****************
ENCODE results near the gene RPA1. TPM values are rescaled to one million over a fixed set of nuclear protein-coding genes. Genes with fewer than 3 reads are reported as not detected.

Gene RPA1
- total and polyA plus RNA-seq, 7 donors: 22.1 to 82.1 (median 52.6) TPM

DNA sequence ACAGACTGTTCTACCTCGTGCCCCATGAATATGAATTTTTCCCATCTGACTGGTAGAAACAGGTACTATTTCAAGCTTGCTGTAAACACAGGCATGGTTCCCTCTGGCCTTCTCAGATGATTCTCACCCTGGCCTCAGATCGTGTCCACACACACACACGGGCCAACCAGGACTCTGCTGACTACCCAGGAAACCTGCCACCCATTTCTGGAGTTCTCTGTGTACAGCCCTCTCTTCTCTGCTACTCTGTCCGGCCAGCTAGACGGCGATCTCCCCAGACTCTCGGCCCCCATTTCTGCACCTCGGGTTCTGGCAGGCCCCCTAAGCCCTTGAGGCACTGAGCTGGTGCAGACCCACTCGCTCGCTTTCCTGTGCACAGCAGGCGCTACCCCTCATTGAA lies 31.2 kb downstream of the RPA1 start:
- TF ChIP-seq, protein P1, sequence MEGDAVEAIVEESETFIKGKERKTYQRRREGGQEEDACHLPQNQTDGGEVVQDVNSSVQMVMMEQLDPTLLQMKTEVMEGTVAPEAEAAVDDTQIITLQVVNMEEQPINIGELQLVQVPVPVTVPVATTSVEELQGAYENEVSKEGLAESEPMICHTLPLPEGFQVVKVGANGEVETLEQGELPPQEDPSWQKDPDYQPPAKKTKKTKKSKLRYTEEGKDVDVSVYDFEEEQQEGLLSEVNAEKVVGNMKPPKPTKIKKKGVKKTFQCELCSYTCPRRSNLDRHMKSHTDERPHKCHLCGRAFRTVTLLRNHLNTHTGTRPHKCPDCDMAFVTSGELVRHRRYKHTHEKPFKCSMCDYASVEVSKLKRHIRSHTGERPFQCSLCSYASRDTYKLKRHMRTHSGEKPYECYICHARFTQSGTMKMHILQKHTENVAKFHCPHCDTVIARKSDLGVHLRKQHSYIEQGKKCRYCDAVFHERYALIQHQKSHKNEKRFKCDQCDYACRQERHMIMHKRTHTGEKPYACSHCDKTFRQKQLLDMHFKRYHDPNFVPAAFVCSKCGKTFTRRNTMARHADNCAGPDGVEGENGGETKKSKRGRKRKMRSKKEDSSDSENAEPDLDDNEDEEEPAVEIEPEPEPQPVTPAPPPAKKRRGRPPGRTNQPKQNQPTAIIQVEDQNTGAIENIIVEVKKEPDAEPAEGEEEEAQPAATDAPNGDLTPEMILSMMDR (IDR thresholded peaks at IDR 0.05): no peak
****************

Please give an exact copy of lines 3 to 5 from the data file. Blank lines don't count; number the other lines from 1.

- total and polyA plus RNA-seq, 7 donors: 22.1 to 82.1 (median 52.6) TPM

DNA sequence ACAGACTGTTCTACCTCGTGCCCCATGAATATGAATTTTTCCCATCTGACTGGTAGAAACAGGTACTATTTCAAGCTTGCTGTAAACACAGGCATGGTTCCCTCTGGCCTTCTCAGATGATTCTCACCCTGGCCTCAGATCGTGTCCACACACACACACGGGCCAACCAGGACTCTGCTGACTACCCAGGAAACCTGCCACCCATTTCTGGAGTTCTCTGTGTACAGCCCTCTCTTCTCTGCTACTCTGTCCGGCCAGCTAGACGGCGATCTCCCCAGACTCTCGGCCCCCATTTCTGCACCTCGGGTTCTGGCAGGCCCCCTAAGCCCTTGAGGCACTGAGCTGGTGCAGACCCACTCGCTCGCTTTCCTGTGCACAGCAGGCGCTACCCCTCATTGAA lies 31.2 kb downstream of the RPA1 start:
- TF ChIP-seq, protein P1, sequence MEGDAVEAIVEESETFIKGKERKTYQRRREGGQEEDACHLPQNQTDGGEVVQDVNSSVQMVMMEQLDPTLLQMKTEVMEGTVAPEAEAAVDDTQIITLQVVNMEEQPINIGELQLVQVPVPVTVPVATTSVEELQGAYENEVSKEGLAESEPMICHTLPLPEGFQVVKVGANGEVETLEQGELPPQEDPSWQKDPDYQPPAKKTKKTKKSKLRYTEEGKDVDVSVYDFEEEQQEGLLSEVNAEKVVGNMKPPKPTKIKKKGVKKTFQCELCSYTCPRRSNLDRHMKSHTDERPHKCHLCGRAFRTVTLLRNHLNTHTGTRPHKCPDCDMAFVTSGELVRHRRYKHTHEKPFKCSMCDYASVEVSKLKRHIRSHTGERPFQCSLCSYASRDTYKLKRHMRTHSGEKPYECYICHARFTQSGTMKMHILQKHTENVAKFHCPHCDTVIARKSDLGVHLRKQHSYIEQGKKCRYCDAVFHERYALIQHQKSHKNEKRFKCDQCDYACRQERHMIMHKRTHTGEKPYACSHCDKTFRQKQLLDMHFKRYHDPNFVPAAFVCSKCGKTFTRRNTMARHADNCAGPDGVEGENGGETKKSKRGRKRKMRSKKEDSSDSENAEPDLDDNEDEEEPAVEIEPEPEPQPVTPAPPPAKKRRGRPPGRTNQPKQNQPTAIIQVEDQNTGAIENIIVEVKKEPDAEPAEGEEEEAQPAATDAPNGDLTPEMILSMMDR (IDR thresholded peaks at IDR 0.05): no peak